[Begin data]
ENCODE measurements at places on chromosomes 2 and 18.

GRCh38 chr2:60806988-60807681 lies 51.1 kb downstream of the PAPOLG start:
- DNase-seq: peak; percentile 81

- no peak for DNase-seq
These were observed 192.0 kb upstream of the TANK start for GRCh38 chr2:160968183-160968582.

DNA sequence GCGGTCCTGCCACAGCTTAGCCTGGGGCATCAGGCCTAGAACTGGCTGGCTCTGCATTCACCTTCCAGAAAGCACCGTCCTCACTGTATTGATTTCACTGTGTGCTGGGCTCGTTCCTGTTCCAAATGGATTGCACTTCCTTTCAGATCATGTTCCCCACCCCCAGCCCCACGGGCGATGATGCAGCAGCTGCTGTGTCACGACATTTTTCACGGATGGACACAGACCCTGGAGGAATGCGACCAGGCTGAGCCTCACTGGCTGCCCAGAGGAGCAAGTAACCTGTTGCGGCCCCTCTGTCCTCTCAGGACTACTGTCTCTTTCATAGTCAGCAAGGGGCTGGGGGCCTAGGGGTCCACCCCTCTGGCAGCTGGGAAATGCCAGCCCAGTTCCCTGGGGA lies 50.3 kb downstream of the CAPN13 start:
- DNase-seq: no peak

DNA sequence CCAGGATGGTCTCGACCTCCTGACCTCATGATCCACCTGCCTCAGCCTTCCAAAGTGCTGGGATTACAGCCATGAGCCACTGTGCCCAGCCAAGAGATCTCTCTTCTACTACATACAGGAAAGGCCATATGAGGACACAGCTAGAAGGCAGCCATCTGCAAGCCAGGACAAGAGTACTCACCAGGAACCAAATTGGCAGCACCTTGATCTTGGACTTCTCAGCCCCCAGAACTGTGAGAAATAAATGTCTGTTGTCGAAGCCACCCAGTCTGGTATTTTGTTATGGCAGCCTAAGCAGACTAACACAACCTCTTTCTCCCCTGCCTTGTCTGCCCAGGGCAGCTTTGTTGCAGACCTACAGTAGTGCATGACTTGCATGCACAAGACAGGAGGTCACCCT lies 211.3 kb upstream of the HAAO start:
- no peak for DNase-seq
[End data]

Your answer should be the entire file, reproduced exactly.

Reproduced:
ENCODE measurements at places on chromosomes 2 and 18.

GRCh38 chr2:60806988-60807681 lies 51.1 kb downstream of the PAPOLG start:
- DNase-seq: peak; percentile 81

- no peak for DNase-seq
These were observed 192.0 kb upstream of the TANK start for GRCh38 chr2:160968183-160968582.

DNA sequence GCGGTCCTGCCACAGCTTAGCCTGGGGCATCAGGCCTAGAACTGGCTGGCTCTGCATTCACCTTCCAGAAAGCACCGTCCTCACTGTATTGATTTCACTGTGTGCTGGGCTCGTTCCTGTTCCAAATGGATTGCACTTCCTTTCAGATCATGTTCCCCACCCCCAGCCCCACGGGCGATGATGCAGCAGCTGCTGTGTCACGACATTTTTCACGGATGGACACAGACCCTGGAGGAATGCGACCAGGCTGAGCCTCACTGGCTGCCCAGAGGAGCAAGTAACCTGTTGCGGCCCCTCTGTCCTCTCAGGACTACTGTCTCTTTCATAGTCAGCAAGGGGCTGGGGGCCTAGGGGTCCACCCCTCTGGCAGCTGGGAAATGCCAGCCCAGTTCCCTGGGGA lies 50.3 kb downstream of the CAPN13 start:
- DNase-seq: no peak

DNA sequence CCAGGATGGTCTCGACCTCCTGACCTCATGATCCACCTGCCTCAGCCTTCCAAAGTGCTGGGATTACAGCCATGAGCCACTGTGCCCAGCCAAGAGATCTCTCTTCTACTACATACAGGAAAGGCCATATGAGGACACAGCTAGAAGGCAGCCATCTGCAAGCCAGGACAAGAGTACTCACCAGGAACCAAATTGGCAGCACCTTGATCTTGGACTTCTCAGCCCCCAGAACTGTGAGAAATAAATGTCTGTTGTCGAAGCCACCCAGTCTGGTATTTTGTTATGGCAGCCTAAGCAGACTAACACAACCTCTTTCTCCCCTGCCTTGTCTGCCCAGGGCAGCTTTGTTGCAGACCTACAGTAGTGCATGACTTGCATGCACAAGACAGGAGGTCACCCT lies 211.3 kb upstream of the HAAO start:
- no peak for DNase-seq